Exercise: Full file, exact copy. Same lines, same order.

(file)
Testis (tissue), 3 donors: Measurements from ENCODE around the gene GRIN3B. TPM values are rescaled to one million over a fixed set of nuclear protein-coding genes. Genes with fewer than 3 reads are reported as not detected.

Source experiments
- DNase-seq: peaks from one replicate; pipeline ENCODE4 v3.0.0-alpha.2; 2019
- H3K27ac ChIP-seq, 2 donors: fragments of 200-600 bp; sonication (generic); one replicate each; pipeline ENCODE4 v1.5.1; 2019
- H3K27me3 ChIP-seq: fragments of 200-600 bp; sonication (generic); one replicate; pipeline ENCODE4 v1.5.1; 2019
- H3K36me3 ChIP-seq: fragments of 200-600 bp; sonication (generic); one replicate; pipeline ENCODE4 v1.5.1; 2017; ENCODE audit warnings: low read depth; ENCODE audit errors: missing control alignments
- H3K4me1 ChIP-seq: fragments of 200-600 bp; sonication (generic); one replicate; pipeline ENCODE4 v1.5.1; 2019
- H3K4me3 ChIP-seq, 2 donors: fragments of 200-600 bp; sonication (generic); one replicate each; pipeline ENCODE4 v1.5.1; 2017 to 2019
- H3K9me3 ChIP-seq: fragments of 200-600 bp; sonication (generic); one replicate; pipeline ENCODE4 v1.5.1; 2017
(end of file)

Testis (tissue), 3 donors: Measurements from ENCODE around the gene GRIN3B. TPM values are rescaled to one million over a fixed set of nuclear protein-coding genes. Genes with fewer than 3 reads are reported as not detected.

Source experiments
- DNase-seq: peaks from one replicate; pipeline ENCODE4 v3.0.0-alpha.2; 2019
- H3K27ac ChIP-seq, 2 donors: fragments of 200-600 bp; sonication (generic); one replicate each; pipeline ENCODE4 v1.5.1; 2019
- H3K27me3 ChIP-seq: fragments of 200-600 bp; sonication (generic); one replicate; pipeline ENCODE4 v1.5.1; 2019
- H3K36me3 ChIP-seq: fragments of 200-600 bp; sonication (generic); one replicate; pipeline ENCODE4 v1.5.1; 2017; ENCODE audit warnings: low read depth; ENCODE audit errors: missing control alignments
- H3K4me1 ChIP-seq: fragments of 200-600 bp; sonication (generic); one replicate; pipeline ENCODE4 v1.5.1; 2019
- H3K4me3 ChIP-seq, 2 donors: fragments of 200-600 bp; sonication (generic); one replicate each; pipeline ENCODE4 v1.5.1; 2017 to 2019
- H3K9me3 ChIP-seq: fragments of 200-600 bp; sonication (generic); one replicate; pipeline ENCODE4 v1.5.1; 2017